London funerals have a very different quality from country funerals.
They’re more intense, and feel slightly unhealthy. They have something of the quality of a hangover. But they’re also solid and grand.
I recently went to the funeral of a friend, a poet, who died in his fifties. He went to paradise by way of Kensal Green: he was cremated at the General Cemetery of All Souls in London, W10, built in 1833, three years before the publication of The Pickwick Papers. Kensal Green was the first of London’s new ‘garden’ cemeteries, based on Paris’s Père Lachaise.
It’s a gloomy, heavy, Gothic place, faintly oppressive, with ivy everywhere and not an ounce of cheer, which I suppose is how a cemetery should be. It’s also intensely romantic. There are miniature Romanesque temples, Doric columns, statues of angels, wide walkways, plenty of horse chestnuts and low hedges.
Wilkie Collins, Thackeray and Trollope are all buried here. Here is French acrobat Blondin, who in 1859 became the first person to walk across Niagara Falls on a tightrope. He repeated the trick in later years, sometimes pausing to make an omelette on the way. The Blondin Memorial Trust holds annual toasts at his graveside.
The mourners at my friend’s funeral were dressed theatrically in top hats, velvet and black lace. There were a lot of them – too many to fit into the chapel.
The overflow sat next door and watched the ceremony on a TV. There were eulogies, poems, Biblical readings and singing. This mouse, on gloomily walking away from the chapel, and reflecting on the horrible unfairness of death, couldn’t help wondering what sort of funeral he’d like.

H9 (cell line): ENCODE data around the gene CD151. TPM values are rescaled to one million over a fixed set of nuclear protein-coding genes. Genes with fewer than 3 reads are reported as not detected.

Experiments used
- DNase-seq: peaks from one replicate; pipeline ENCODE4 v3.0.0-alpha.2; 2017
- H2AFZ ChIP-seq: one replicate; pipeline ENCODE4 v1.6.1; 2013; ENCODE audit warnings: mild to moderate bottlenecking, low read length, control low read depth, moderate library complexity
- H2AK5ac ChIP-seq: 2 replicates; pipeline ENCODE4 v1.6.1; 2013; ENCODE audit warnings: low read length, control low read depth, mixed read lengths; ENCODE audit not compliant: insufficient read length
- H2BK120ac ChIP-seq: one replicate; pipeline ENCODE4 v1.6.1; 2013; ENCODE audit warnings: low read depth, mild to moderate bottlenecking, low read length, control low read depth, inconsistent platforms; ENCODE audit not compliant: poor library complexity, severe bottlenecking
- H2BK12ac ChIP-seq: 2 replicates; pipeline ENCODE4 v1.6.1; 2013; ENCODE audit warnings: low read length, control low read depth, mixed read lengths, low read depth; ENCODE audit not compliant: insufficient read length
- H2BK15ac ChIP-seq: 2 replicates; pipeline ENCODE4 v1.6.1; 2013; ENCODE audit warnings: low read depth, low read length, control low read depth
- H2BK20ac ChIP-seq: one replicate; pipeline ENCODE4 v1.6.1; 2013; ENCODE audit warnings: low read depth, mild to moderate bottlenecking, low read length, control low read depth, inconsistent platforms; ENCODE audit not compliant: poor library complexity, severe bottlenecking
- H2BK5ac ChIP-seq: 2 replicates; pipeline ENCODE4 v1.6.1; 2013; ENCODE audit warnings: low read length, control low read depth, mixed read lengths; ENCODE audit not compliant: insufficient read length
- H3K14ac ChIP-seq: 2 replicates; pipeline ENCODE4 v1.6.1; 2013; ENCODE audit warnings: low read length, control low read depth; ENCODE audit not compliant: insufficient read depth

Would a good funeral for a mouse be some sort of eco-affair, with a wicker coffin and a burial site in a wood?
Or would I prefer a sombre and romantic Gothic send-off in somewhere like Kensal Green or Highgate, with crows circling about, preferably with added fog? I think the latter, don’t you?
As a child, I always wanted to be buried and have a traditional gravestone. But now I’m middle-aged and have become stingy and mean, I’m worrying about the cost of living – and dying.
You have to be quite rich to get buried at Kensal Green: plots start at £19,000, and that’s not including coffin, burial fee, memorial stone and undertaker’s service. That’s just to buy the plot. Highgate Cemetery, burial place of Karl Marx, has similarly high fees.
Cremations cost more like a grand. That sounds better; any other money can be given to the new generation of mice towards their deposit on a new nest, rather than on a tiny plot of land.
Coffins are not cheap. According to comparethecoffin.com, the cheapest cardboard coffin will set you back £335 and an Autumn Oak Hardwood Casket Coffin goes for £2,500.
There’s one very urban thing I’d like to do with my ashes. My friend Ru Callender is an undertaker based in Totnes. He’s sometimes called a green undertaker or a punk undertaker.
He’s recently written a book about his trade, What Remains? Life, Death and the Human Art of Undertaking (Chelsea Green). He is working with former pop stars the KLF on a fantastically eccentric scheme called the People’s Pyramid. The KLF are the pair who burnt a million pounds. That gives you an idea of the regard in which they hold conventional attitudes.
The People’s Pyramid is being built in Toxteth in Liverpool and will require 34,592 bricks. The first brick will be laid on 23rd November. Each brick will contain a small portion of cremated human remains. They call these items ‘bricks of mu’. I quite fancy being a part of this pyramid. The cost is £99, which seems fairly reasonable.
To be part of a pyramid would be a nice add-on to my planned urban death – and a reminder of the 12 BC Roman pyramid tomb of Gaius Cestius near the graves of Keats and Shelley in the Protestant cemetery in Rome. There will also be a sombre, hour-long funeral at Kensal Green (cost £1,150). And ashes to be buried (£540).
As for a memorial stone, I wouldn’t mind one by stonemason Neil Luxton. He has done some really lovely memorials at Highgate and Kensal Green. They start at around £1,400 for a tombstone in black granite with 50 letters.
Here lies Town Mouse.
What about you? How do you want your funeral to go?